Why gender equality isn’t achieved yet

Maram Faragallah

More stories from Maram Faragallah


A woman’s biggest threat isn’t a man. A woman’s biggest threat is another woman who doesn’t believe she’s equal to a man.

During the first wave of feminism (19th century to early 20th century), multiple organizations (e.g. NAOWS) were formed by women opposing the 19th amendment because they believed women shouldn’t vote. In the 50s and 60s, many women believed their role was to stay home and serve their husbands and children. When states were ratifying the Equal Rights Amendment, anti-feminist Phyllis Schlafly gave out cupcakes and pastries to make legislators vote against it, arguing that men and women being equal took away from benefits enjoyed by women.

In the 2016 presidential election, 47% of white women voted for a candidate who said, “You know, I’m automatically attracted to beautiful — I just start kissing them. It’s like a magnet. Just kiss. I don’t even wait. And when you’re a star, they let you do it. You can do anything. Grab ’em by the pussy. You can do anything.”

Women have been the center of sexism and judgment. I’ve seen women slut-shame other women for wearing revealing clothes. I have seen women calling other women sluts because they have had sex. I have seen women feel that there’s always competition between themselves and other women for how beautiful they are, or how they attract guys’ attention more.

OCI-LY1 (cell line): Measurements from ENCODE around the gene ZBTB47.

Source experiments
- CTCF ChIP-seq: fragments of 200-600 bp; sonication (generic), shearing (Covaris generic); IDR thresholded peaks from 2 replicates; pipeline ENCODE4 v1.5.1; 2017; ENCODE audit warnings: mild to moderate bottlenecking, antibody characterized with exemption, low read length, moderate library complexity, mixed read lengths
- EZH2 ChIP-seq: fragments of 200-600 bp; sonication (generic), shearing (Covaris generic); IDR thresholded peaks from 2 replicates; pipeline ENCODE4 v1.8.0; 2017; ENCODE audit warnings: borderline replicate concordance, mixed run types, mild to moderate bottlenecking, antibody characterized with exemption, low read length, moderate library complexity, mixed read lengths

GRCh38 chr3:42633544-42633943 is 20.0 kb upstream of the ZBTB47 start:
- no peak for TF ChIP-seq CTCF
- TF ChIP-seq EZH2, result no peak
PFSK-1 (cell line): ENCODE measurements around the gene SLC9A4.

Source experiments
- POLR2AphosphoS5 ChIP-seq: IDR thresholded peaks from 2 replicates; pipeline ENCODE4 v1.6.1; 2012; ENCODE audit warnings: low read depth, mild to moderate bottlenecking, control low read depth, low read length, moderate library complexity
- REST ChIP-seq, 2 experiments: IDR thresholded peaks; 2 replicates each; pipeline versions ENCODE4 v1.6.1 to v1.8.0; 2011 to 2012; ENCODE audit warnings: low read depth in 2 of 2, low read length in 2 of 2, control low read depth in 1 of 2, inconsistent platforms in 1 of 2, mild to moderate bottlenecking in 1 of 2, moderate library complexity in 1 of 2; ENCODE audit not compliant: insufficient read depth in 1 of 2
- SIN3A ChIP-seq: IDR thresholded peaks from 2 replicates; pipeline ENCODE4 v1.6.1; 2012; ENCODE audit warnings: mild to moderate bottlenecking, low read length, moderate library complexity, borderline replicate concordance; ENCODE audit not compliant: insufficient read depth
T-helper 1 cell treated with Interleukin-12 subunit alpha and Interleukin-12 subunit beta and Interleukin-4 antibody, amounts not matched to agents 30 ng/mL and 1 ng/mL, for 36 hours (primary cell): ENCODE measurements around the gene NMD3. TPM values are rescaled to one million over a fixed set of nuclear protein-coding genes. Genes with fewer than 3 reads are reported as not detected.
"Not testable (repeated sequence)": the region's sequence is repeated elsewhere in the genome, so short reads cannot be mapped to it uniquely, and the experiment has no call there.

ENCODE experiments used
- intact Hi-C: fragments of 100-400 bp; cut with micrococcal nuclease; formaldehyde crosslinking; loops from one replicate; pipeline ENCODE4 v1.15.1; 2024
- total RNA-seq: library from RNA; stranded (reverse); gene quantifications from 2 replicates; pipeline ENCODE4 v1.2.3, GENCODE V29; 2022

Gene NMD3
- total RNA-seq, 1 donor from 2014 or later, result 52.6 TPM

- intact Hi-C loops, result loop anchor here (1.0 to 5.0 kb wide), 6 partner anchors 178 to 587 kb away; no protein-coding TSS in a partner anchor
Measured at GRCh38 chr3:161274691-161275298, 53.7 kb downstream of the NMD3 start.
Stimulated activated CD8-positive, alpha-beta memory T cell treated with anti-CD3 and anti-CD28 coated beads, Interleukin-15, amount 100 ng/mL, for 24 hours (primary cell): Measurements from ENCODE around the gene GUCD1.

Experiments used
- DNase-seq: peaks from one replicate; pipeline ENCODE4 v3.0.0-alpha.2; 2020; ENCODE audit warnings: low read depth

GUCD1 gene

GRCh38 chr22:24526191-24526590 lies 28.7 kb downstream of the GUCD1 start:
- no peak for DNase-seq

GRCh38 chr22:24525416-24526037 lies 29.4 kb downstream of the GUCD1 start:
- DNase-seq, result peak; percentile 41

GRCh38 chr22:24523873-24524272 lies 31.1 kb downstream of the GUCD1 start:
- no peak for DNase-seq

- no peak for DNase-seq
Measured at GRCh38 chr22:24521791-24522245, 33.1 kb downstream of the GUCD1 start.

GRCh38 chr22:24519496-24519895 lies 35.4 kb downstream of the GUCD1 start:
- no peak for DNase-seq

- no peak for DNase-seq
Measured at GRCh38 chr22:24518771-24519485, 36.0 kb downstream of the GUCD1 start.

Some women believe women are more gentle and nurturing than men, or that women are softer because they judge more by their hearts than their minds. Overall, there’s this pattern of women judging and criticizing other women for things that they should accept and respect them for.

If all women were united under the same goal of respect and acceptance of all women, the feminism movement wouldn’t even exist right now, because it would have achieved its goals a long time ago. As Betty Freidan put it, “Men are not the enemy, but the fellow victims. The real enemy is women’s denigration of themselves.”

The problem is that women aren’t united. The bigger issue is always women who encourage male superiority and agree to men’s outrageous statements under the name of being “traditional,”“religious,” or “how a woman should be”.

As Madeleine Albright says, “There is a special place in hell for women who don’t help other women.” So to all my women out there, make sure you’re always empowering and standing up for each other.